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    In the small sample size I have to work with at my school, I would say the 15% referred is rather accurate. Over the last few years around 1/3 of each class goes either guard or reserves (out of 30 cadets). Of those 10 only about 2 on average are forced branch. We have several DMGs every year who decide to choose the reserve option either because full time military isn't really their thing or for other career/high education purposes.
     
    Last edited: Oct 29, 2012
  8. rdesai11

    rdesai11 New Member

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    Ok so assume I am in at least the top 30-50% and decide to contract those extra three years. Would that be competitive? I'm willing to do anything to improve my chances. Also would the summer programs such as Airborne or air assault schools help me in anyway?
     
  9. Aglahad

    Aglahad Member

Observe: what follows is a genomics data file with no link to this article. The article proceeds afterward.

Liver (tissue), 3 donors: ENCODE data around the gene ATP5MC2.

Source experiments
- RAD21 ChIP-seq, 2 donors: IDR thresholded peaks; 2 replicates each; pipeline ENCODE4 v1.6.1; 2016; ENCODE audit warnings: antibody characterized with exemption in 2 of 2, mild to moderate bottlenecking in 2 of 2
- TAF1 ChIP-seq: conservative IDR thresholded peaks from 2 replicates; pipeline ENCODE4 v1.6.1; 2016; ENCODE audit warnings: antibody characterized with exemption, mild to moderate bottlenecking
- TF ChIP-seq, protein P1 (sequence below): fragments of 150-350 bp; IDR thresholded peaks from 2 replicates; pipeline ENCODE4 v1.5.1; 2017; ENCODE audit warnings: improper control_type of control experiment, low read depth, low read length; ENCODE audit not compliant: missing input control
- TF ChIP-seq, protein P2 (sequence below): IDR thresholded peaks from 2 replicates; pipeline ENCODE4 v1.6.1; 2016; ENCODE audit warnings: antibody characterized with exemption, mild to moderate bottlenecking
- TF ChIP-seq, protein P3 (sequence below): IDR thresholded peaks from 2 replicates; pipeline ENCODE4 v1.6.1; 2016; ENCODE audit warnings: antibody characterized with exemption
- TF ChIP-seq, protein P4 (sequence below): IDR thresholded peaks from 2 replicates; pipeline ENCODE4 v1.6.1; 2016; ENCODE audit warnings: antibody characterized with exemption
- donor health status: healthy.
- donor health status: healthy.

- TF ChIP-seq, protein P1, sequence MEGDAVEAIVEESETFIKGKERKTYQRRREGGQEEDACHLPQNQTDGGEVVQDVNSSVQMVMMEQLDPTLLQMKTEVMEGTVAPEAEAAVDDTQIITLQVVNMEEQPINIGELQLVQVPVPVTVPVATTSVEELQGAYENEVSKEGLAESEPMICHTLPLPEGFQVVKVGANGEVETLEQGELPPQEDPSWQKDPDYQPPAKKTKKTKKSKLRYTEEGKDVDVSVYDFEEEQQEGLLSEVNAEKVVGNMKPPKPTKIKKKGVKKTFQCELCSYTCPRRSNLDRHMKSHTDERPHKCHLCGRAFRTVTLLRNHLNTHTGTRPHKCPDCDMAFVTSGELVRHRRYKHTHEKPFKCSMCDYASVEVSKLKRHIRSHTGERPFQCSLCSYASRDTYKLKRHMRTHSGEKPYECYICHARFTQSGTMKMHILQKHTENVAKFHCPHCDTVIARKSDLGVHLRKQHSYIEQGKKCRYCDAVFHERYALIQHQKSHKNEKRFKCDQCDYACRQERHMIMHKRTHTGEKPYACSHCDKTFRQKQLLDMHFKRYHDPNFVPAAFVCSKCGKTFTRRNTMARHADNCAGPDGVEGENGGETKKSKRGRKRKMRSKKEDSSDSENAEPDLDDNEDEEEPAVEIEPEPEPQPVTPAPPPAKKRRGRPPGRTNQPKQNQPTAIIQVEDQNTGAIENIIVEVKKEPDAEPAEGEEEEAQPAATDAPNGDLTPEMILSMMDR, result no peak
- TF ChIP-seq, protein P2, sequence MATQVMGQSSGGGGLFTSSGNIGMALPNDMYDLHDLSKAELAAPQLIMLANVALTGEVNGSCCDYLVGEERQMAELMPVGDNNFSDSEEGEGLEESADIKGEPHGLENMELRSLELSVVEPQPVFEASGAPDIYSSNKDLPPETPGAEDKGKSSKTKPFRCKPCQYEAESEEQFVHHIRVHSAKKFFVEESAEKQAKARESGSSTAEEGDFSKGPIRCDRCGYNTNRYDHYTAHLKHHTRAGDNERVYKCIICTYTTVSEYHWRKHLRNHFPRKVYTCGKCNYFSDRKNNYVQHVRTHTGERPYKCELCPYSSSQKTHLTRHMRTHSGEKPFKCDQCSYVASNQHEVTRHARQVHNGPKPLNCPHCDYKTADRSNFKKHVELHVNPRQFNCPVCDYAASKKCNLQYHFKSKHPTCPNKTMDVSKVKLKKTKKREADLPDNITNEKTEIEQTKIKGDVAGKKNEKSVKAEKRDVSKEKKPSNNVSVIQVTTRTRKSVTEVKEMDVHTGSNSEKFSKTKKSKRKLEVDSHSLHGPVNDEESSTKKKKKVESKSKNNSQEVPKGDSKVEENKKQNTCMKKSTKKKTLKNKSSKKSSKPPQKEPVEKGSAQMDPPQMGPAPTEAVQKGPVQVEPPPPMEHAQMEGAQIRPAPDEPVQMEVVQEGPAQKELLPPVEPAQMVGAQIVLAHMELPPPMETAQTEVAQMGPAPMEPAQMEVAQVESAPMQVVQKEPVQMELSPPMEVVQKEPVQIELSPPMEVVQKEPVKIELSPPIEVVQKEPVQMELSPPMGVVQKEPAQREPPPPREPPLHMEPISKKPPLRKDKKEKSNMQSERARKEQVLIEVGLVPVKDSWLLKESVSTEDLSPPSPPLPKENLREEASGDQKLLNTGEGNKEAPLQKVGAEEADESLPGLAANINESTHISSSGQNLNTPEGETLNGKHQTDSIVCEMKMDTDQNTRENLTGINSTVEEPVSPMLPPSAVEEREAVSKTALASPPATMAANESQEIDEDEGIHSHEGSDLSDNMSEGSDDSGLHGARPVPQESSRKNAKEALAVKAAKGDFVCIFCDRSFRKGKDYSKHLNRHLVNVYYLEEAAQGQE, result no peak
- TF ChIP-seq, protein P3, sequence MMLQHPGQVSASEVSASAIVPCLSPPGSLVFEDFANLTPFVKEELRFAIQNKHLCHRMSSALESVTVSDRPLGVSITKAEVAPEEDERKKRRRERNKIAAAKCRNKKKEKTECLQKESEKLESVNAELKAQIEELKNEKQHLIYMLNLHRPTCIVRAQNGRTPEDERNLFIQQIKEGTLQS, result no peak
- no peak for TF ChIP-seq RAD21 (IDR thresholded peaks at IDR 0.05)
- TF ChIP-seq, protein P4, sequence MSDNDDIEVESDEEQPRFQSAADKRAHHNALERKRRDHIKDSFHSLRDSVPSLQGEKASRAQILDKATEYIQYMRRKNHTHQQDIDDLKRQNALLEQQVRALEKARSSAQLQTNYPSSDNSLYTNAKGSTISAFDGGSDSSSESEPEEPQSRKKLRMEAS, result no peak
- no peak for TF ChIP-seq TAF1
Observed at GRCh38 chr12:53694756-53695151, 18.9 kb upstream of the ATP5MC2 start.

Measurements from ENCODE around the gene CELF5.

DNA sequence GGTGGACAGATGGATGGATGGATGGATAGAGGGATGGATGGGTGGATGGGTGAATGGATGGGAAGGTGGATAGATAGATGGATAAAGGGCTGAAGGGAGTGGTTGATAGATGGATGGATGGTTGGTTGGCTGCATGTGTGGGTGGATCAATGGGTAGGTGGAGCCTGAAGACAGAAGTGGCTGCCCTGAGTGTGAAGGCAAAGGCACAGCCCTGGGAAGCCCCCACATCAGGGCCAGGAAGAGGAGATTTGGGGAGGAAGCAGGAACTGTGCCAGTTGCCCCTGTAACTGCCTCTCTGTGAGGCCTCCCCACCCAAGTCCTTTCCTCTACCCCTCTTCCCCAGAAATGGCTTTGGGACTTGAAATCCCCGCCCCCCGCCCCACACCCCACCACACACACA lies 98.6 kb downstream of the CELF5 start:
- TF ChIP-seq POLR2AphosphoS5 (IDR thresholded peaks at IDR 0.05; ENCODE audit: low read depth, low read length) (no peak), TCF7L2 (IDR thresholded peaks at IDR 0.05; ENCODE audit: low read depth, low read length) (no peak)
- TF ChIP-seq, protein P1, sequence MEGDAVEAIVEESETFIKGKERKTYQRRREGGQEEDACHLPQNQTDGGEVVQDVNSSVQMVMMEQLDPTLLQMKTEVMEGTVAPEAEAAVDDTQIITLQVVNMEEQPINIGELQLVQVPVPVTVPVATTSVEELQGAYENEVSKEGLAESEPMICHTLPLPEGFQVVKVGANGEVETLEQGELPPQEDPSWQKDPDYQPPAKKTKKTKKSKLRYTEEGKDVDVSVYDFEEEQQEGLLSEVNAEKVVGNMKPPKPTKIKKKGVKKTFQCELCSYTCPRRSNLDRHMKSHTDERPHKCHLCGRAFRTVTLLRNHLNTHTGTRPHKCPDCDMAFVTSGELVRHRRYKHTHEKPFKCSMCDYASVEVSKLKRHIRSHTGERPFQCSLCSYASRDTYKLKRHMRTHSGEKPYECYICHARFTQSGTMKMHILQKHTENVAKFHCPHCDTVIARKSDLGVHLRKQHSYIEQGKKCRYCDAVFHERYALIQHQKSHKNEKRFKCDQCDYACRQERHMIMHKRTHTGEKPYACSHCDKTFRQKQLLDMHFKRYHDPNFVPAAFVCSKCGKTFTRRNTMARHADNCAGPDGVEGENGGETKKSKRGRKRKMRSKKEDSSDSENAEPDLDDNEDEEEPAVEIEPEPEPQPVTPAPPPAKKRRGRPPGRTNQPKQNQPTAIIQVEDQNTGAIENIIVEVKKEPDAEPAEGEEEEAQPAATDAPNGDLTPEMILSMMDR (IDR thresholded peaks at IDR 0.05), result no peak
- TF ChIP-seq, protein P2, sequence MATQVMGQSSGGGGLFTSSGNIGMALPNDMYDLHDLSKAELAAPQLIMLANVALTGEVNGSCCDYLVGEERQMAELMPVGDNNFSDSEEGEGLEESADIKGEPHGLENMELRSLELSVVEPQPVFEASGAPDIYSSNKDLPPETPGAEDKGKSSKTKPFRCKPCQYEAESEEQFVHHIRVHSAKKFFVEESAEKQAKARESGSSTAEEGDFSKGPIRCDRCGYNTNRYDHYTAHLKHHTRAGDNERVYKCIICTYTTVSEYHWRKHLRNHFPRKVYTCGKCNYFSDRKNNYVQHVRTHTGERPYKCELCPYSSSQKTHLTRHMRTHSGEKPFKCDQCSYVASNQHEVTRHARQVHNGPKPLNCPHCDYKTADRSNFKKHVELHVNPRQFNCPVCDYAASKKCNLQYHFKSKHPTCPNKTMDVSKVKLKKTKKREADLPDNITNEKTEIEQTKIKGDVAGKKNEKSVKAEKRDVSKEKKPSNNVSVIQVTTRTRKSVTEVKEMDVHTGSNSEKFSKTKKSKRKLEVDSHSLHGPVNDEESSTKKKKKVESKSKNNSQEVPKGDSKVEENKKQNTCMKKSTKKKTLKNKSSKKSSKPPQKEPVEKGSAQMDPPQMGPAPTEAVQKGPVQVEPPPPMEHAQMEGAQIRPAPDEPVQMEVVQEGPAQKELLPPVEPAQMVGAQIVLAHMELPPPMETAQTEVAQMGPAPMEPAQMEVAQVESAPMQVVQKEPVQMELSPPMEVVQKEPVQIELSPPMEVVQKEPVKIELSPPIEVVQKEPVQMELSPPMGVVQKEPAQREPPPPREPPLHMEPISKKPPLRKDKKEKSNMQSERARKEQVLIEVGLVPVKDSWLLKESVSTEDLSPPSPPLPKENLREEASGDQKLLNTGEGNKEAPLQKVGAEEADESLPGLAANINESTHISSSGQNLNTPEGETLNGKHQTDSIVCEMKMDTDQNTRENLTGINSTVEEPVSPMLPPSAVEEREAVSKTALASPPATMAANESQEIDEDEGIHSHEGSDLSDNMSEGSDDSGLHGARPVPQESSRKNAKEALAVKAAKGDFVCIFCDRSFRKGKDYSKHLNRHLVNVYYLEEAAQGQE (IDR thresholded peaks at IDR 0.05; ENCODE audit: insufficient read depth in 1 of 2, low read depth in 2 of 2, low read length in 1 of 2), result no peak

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    Contract the extra years (ADSO) for what? As others said above it doesn't effect active duty but yes it give you a 15-20% (estimates I have heard per LDAC branch brief) greater chance of getting your desired branch. Any schools you attend will give you OML points and aid in your effort to obtain those branches.

    I was in the 30-50% percentile and if I wasn't Nurse Corps I most likely would have been branched field artillery (no-ADSO)my third choice according to my PMS branching model. If I fail my RN boards that would change to Medical Service Corps automatically. Just a sample scenario.